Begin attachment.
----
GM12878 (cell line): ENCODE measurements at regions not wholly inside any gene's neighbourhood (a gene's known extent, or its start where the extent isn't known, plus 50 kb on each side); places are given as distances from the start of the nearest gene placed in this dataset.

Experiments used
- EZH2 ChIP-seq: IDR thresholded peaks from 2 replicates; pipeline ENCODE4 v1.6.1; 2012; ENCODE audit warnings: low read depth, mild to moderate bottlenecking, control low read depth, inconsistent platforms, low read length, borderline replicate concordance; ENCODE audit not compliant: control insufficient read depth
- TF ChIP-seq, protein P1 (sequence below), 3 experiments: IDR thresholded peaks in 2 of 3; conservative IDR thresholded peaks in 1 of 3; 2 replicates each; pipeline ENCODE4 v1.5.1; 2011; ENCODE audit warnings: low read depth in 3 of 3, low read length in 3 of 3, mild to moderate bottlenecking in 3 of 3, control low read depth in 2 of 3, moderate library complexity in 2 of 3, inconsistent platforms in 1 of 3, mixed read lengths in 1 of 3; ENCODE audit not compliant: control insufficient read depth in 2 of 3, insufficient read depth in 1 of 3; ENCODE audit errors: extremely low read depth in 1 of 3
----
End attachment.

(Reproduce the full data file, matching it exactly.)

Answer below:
GM12878 (cell line): ENCODE measurements at regions not wholly inside any gene's neighbourhood (a gene's known extent, or its start where the extent isn't known, plus 50 kb on each side); places are given as distances from the start of the nearest gene placed in this dataset.

Experiments used
- EZH2 ChIP-seq: IDR thresholded peaks from 2 replicates; pipeline ENCODE4 v1.6.1; 2012; ENCODE audit warnings: low read depth, mild to moderate bottlenecking, control low read depth, inconsistent platforms, low read length, borderline replicate concordance; ENCODE audit not compliant: control insufficient read depth
- TF ChIP-seq, protein P1 (sequence below), 3 experiments: IDR thresholded peaks in 2 of 3; conservative IDR thresholded peaks in 1 of 3; 2 replicates each; pipeline ENCODE4 v1.5.1; 2011; ENCODE audit warnings: low read depth in 3 of 3, low read length in 3 of 3, mild to moderate bottlenecking in 3 of 3, control low read depth in 2 of 3, moderate library complexity in 2 of 3, inconsistent platforms in 1 of 3, mixed read lengths in 1 of 3; ENCODE audit not compliant: control insufficient read depth in 2 of 3, insufficient read depth in 1 of 3; ENCODE audit errors: extremely low read depth in 1 of 3